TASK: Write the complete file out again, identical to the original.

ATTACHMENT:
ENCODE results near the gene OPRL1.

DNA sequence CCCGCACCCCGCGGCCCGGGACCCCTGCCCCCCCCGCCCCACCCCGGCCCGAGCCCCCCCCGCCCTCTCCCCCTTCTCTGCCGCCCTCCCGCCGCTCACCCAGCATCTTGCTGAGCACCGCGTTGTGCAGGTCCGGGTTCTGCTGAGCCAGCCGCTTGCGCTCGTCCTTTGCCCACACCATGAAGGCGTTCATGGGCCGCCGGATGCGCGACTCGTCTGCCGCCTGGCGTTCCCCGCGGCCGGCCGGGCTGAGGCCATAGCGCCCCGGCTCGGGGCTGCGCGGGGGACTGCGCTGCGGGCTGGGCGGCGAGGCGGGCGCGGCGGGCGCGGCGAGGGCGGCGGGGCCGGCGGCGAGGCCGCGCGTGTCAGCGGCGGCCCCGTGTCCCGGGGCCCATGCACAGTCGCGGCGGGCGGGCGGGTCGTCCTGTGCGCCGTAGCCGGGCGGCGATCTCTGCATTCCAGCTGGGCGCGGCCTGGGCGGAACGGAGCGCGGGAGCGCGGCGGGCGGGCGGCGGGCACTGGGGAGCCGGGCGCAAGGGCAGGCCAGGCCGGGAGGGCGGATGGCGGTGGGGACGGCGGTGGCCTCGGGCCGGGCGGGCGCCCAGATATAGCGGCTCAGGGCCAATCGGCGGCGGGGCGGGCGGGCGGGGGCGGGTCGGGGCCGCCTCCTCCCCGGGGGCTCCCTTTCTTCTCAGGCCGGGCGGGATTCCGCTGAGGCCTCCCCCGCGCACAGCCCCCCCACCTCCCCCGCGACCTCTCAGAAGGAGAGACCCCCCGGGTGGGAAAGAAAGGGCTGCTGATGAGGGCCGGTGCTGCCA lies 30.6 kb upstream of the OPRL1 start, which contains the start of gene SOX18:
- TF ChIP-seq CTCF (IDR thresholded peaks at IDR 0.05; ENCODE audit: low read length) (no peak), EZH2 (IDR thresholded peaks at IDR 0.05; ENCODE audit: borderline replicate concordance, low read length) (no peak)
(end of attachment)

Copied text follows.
ENCODE results near the gene OPRL1.

DNA sequence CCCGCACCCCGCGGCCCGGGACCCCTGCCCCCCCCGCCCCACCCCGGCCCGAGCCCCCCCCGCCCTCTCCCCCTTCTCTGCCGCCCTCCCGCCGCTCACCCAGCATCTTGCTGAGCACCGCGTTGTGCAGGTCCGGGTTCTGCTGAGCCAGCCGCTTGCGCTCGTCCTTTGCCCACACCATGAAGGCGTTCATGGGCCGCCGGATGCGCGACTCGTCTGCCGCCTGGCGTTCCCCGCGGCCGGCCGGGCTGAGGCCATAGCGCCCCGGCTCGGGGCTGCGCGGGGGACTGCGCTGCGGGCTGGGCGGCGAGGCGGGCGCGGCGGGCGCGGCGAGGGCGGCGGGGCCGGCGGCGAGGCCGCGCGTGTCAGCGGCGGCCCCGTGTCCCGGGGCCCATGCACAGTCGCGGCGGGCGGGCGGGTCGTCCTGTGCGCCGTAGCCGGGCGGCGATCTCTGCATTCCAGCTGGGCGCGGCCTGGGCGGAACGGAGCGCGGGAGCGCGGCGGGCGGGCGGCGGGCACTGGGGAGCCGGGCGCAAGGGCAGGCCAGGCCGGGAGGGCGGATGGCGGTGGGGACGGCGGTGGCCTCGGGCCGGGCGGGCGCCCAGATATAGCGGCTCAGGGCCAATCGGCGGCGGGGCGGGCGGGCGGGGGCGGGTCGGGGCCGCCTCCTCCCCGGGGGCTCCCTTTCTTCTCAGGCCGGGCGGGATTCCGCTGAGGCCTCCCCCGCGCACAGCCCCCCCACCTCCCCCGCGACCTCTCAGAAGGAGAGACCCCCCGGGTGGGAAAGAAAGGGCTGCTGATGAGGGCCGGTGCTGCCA lies 30.6 kb upstream of the OPRL1 start, which contains the start of gene SOX18:
- TF ChIP-seq CTCF (IDR thresholded peaks at IDR 0.05; ENCODE audit: low read length) (no peak), EZH2 (IDR thresholded peaks at IDR 0.05; ENCODE audit: borderline replicate concordance, low read length) (no peak)